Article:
Garden Waste Management Tips For Homeowners

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Besides keeping the home’s interior neat and tidy, part of a homeowner’s responsibility is maintaining a beautiful front and back yard. In fact, beyond the benefits to the home’s outdoor aesthetics, some property owners spend considerable time in the garden to improve their physical and mental health.  

Composed predominantly of organic material and living organisms, the garden produces a huge volume of wastes—from leaves and bushes to grasses, twigs, and kitchen wastes. Fortunately, garden waste is mostly biodegradable.

Take a look at the tips below for hassle-free garden waste management: 

  1. Hire A Rubbish Removal Service 

A homeowner should try to reduce garden leftovers as much as possible. But if there are some items that you can’t repurpose or upcycle—for instance, a junk car—it’s best to call a third-party rubbish removal collector near your area. Look for a reputable company that offers value-for-money service that’s fast and efficient. You don’t have to spend a fortune to get top-notch service, according to Same-Day Rubbish Removal.

Don’t let unsightly litter sit in your yard for long. Look for a removal company that will do the job for you as soon as possible.   

  1. Make Your Own Compost

Since you’re dealing with biological wastes, you can make compost out of your garden debris such as fruit and vegetable peels, grass, weeds, and any other plant leftovers. 

It doesn’t require a genius to start a compost pit. Just pile the garden waste and mix it with the soil. Wait until the waste decomposes for about a month or two before using it on your garden bed. If you’re still unsure, you can always refer to this handy guide in making compost out of garden waste.   

Apart from reducing waste, a compost pit will help your garden soil retain its nutrients, so you don’t need to buy chemically laden fertilizers 

  1. Plan Your Garden Design Better

Avoid garden debris from accumulating by performing regular garden clean-ups. Doing so can reduce your yard clearing time and the volume of waste generated by your lawn. 

Certain plant, grass, and tree species generate less waste than others. Consider these differences between plants when designing the garden of your dreams. Balance aesthetics and practicality in planning what to plant and cultivate on your lawn.   

  1. Avoid Using Chemicals 

It can be challenging to control the growth of unwanted plants and weeds without the use of chemicals. But it’s not impossible. Check online resources for do-it-yourself organic weedkillers. Apart from saving a few dollars, you’ll also reduce air pollution and health risks by preventing the release of noxious chemicals into the air.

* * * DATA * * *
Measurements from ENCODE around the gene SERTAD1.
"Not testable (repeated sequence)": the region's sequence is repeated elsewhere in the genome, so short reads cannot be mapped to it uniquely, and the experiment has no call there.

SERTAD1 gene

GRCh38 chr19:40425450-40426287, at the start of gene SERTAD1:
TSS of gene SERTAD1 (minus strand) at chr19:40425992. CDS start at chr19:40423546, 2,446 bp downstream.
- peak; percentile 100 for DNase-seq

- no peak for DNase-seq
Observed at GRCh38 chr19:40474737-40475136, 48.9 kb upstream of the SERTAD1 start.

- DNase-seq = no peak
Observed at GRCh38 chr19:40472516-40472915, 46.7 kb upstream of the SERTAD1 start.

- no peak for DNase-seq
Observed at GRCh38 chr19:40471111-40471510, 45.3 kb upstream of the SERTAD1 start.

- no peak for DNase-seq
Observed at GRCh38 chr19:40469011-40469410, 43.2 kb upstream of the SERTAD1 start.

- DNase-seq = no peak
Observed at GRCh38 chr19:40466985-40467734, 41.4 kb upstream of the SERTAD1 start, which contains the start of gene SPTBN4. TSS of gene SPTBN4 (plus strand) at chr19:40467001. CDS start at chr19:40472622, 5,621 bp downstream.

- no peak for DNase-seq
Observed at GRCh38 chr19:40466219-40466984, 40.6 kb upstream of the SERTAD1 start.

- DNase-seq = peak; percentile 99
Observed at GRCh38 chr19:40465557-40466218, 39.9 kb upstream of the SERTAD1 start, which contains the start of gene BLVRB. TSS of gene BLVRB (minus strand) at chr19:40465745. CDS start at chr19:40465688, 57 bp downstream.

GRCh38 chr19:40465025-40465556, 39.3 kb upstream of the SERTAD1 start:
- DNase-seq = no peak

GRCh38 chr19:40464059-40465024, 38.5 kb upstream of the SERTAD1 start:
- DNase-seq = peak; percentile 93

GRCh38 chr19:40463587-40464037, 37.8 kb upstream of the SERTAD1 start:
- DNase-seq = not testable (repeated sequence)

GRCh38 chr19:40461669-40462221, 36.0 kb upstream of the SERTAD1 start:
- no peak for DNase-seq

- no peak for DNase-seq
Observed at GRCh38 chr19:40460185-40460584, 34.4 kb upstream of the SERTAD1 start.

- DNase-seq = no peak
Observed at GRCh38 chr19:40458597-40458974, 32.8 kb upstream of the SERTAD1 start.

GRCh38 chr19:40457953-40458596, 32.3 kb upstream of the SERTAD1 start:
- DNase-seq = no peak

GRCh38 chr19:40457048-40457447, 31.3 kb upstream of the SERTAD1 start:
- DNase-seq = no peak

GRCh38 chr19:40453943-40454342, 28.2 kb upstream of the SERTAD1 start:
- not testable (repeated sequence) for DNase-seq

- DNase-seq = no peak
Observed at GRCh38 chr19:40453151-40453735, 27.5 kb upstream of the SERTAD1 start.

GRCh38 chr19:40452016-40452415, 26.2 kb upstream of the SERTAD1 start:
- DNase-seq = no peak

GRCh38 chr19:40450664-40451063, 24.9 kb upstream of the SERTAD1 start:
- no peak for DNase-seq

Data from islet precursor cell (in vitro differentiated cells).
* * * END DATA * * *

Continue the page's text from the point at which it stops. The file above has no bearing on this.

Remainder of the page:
Besides, chemicals are often packaged in non-recyclable cans which can further add to the waste that you need to get rid of.         

  1. Reuse And Recycle

Reusing and upcycling are two of the main methods used in reducing the volume of debris. Proper waste management dictates that you separate biodegradable, non-biodegradable, and recyclable items. Plastic wastes, for instance, can be repurposed. If you can’t use all of them, drive down to the nearest recycling plant and sell or donate them.    

Metal wastes, such as broken aluminum, stainless steel, iron, and copper can all be converted into beautiful works of art. You can also make money by offering them to junk recyclers.

  1. Change Your Buying Habits 

Often, garden companies sell products such as sand and soil in bulk. However, you most likely often end up using only half of this.   

To work around wasting this much gardening products, try to look for neighbors who may be in need of the same materials so that you don’t have to throw away excess stuff. To take your love for the earth even further, avoid buying from companies that sell products in plastic packaging.     

  1. Invest In Long-Lasting Tools  

Gardening tools can be pricey. No wonder it’s tempting for some buyers to look for the cheapest option on the market. Besides, what do you need an expensive tool for? At face value, it may be counterintuitive to invest in durable products. But, by spending a few more dollars, you can actually save on buying a new one a few months after your purchase. What’s more, you won’t be stuck with a detached rake or busted shovel that you no longer have use for.

  1. Look For Organizations That Accept Garden Waste

Check out the guidelines set by your homeowners’ association about proper waste management. Some eco-friendly communities, for instance, have designated garden waste disposal areas. Check the specific types of waste accepted by the community.      

Although rare, some organizations even accept household wastes. They may have more stringent rules compared to your community, though.   

The Bottom Line 

Waste reduction, repurposing, and recycling are the three main strategies in managing garden waste properly. As a homeowner, you need to avoid plastics and non-recyclable items when you’re sprucing up your yard.

If you’re not confident in doing any of these on your own, look for waste removal companies and organizations that can help you out.